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Hey Parents – you gonna make it?!

Mess. Noise. 24/7. Living that about now?

In this arena, I luck out. To the dismay of those I have lived with – well, those over about 14! – I am happy in mess and noise and child-chaos. I picture the faces of my commune buddies back in 1970 – any and all of them, remembering the kitchen after one of my “master dinners,” would wince even all these decades later. In my years of teaching, others often saw messy chaos where I saw creative harmony. And now, as I spend most of my time writing, when I come to the last stages of a book, I have to spread everything out and make a total mess in order to pull my thoughts together – and since most of it is on the computer, I settle for clothing and blankets and dishes everywhere to assist with my creative organization!

That’s my happy place – really – and yet today, in the long hours caring for my two small grandsons, each mess grated on my nerves, each sound was one decibel too loud, and “will I make it?” was the tape loop running through me and breath was hard to find. Yup, one of those days. Been there? Maybe about now you feel like you are purchasing a second home there. Yeah, for me today was one where, even though mess and child-chaos are comfort foods for me, I had to struggle moment to moment to find my balance – and I certainly fell down many times.

In that struggle, I couldn’t help but reflect on all the parents out there, locked in homes and apartments with the chaos-makers. And I kept thinking about my “preparation” for this moment of lock-up in the asylum. It’s true that none of us were prepared - or could be prepared -  but I do have a lot of tools to meet it, starting with the fact that I came into this life with a ridiculous affinity for noise and mess. Maybe because of that, my next level of preparation is pretty vast: I have spent the last 50 plus years working with children ages 18 months to 15 years; I have done endless hours of study and direct observation of child development, and I have almost as many years in the study of psychology and doing my own personal growth work and meditation – and I have taught all these things to adults in the Global Studies Program I developed (Enki Education). Maybe most importantly, I have three grown children and seven grandchildren, newborn to 16 years old – all masters of great mess and noise and chaos. And I love children limitlessly.

That is a big tool chest with which to meet this crisis moment – and it is not the only support I have to navigate this moment: though I have been spending four or five days a week with my grandchildren, tired as I am, I do get to return them at the end of the day and I have a couple of days a week to do my own work minimally interrupted. So I have about as much support, inner and outer, to draw on as a person in this crisis could – and I both adore and totally enjoy the two little grand-beings in my charge, to the moon and back.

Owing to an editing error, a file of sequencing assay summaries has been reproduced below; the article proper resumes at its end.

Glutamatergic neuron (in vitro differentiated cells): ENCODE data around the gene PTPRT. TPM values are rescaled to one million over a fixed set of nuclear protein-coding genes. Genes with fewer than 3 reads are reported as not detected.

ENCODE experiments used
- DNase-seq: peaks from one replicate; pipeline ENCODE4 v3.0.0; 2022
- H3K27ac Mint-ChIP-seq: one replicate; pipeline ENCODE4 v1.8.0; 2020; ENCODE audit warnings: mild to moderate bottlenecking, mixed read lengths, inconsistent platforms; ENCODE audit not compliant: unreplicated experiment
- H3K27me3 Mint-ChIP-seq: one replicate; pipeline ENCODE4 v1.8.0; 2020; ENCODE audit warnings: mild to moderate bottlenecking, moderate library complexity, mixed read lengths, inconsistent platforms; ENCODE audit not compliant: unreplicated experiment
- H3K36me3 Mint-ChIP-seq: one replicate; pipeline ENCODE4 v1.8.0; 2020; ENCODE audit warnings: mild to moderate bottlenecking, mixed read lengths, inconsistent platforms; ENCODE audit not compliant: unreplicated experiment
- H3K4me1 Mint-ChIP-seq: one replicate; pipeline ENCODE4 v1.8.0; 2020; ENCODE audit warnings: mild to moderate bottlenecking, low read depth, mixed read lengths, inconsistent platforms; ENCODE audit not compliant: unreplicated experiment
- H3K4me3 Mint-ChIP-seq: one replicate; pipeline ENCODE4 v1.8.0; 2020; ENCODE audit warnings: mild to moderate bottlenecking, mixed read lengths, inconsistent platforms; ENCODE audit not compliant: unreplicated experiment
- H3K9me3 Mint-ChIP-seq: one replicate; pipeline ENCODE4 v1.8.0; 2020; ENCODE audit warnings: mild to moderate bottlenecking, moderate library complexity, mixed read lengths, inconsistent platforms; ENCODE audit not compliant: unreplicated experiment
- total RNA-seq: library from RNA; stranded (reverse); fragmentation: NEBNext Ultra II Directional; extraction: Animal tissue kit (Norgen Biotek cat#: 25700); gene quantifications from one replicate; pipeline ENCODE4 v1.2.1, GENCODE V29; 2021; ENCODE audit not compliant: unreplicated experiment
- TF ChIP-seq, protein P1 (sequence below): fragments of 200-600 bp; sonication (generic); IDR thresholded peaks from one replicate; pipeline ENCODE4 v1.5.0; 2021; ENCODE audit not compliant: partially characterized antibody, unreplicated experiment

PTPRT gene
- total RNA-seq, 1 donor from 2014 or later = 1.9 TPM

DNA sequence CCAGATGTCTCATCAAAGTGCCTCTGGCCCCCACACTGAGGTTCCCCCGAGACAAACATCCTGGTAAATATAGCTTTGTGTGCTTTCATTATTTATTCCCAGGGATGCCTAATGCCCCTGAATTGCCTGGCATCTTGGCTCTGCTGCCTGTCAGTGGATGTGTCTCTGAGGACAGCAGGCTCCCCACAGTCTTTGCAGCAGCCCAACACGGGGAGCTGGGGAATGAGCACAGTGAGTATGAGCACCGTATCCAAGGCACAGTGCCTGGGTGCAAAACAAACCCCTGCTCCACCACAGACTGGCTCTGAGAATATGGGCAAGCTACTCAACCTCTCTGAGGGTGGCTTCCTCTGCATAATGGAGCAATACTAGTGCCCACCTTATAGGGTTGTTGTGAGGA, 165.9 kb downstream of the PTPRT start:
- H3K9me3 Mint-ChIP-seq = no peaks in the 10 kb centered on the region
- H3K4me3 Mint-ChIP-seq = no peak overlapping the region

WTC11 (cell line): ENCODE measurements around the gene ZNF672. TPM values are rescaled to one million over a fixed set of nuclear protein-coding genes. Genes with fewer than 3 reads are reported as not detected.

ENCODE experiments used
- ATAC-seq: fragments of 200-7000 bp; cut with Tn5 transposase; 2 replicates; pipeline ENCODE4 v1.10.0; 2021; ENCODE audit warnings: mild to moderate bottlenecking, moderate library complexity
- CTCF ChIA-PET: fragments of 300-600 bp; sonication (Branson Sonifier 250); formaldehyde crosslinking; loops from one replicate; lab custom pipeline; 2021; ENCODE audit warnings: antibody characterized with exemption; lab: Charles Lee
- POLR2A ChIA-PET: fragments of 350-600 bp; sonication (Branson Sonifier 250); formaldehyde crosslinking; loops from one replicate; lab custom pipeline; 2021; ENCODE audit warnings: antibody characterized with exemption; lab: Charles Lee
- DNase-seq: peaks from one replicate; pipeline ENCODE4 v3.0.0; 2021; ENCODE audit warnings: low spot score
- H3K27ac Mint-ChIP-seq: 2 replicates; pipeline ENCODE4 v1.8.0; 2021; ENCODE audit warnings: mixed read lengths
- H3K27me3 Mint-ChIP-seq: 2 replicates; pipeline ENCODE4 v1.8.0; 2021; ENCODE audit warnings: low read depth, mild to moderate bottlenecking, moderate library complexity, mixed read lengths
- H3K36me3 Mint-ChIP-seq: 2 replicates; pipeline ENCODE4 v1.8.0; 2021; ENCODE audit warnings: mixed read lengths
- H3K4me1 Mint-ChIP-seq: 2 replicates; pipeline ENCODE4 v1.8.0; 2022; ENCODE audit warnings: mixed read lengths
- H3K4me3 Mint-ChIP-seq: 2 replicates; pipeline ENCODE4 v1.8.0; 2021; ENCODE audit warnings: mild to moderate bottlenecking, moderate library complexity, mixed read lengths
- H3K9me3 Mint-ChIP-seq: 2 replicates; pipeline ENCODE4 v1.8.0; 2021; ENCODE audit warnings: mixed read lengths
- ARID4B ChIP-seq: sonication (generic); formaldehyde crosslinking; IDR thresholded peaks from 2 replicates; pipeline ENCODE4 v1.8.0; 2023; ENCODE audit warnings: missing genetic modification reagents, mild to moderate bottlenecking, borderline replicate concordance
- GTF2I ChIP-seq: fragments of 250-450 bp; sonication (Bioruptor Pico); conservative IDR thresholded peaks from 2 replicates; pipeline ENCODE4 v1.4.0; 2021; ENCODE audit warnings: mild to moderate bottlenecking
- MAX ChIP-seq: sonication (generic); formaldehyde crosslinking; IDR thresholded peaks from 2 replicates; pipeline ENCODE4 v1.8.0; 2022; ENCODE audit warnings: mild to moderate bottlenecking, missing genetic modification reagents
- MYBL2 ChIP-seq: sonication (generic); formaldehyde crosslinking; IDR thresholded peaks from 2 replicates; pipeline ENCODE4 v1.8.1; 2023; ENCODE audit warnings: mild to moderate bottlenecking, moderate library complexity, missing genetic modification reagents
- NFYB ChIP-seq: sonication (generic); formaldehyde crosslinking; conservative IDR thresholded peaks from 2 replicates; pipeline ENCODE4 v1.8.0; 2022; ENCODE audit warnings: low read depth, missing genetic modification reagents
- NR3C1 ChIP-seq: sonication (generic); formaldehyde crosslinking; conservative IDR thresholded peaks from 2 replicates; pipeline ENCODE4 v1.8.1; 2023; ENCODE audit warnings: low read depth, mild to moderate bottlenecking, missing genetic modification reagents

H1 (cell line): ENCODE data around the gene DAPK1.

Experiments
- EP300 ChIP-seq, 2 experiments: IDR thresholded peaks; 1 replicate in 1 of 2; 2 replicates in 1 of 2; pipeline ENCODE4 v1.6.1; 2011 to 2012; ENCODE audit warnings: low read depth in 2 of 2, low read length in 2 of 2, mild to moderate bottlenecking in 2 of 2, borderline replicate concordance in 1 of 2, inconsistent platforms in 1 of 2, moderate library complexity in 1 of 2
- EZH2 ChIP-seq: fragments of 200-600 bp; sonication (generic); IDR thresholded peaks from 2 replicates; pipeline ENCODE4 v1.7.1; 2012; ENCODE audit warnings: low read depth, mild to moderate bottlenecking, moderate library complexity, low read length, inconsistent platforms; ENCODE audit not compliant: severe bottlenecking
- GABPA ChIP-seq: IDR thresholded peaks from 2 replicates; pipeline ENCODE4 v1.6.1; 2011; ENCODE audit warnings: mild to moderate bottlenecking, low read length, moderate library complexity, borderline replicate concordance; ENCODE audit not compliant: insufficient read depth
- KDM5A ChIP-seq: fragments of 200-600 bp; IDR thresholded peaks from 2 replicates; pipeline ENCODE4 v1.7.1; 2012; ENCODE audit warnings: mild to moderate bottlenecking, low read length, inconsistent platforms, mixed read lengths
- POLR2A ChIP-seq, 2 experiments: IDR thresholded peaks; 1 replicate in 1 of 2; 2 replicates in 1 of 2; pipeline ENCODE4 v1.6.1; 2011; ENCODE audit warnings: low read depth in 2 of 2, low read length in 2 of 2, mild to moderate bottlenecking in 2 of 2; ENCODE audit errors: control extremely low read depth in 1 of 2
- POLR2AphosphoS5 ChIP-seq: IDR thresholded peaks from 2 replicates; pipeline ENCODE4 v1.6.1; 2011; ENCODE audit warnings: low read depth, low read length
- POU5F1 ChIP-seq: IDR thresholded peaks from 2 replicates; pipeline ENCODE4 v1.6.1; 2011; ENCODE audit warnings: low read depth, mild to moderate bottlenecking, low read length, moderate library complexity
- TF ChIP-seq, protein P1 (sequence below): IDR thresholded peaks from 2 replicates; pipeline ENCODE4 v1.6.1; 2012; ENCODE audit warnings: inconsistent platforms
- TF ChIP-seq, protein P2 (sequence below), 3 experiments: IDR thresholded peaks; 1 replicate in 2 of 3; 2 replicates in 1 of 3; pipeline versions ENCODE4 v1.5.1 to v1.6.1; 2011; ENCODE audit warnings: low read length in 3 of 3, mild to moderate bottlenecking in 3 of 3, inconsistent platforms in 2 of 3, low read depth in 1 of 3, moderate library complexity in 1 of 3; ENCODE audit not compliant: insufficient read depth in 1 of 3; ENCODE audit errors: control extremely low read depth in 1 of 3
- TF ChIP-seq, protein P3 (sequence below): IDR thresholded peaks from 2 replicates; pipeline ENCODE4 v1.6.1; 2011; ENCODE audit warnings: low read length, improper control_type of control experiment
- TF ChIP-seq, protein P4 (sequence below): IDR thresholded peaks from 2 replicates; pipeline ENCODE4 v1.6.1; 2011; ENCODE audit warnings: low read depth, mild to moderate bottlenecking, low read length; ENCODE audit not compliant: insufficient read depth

AND STILL, today I barely made it through and I was resentful and frustrated and punitive and nasty. Yuck.

Why do I tell you this? It is all to say: “Parents, please give yourselves a judgment-break; you just got thrust without warning into a storm of 24/7 child-life, without support or break or light at the end of the tunnel, and with your livelihoods in flux, at best, and real health worries, if not losses.”  Yes, homeschoolers are better prepared for extended time with kids, but no one was prepared for this nightmare!  

My number one offering is to ask you to please, please, give yourselves a judgment-break, offer yourselves a little compassion. If with all the tools and blessings I have, I am sometimes swallowed up in frustration and exhaustion and can’t bear another minute of the wired, squealing, furniture leaping, chair flipping, whiny, clearly deaf children ­– even with full understanding that they are only lost to their own struggles – maybe none of us have to be quite so hard on ourselves; maybe forgiveness is in order.

That’s the most important thing I can offer, and I hope it is of use.

But what about the practicalities? How does that self-compassion help anyone make it through, day to day? How can we make those hard days – those ones where we get swallowed up in frustration and despair – the rarity?

The truth is that self-compassion lies in just taking a moment to feel the frustration and fear, and the bizarre disorientation, without judgment. And in that, everything changes -  for us, and for the children. From there, we can reflect on practicalities and explore nuts and bolts issues that might make life easier and we can do so in a more responsive and creative AND realistic manner.

How? The answer will be different in each home, but as a springboard, here are some things I have found helpful. It helps to remember that on the whole, we struggle most when we think things should be other than they are, and try to control what is not ours to control.  So in this case, what is the reality before us? For starters, children are noisy, messy creatures. Much as we wouldn’t resent a puppy for not yet knowing how to heel and sit and lie quietly,  we will do best if we start with accepting that, indeed, children are noisy, messy, furniture jumping, half-deaf little beings – all the way up through their teens, though furniture jumping is replaced by far more dangerous stunts! Might help to picture a puppy racing around the yard and chewing the furniture as you watch the children.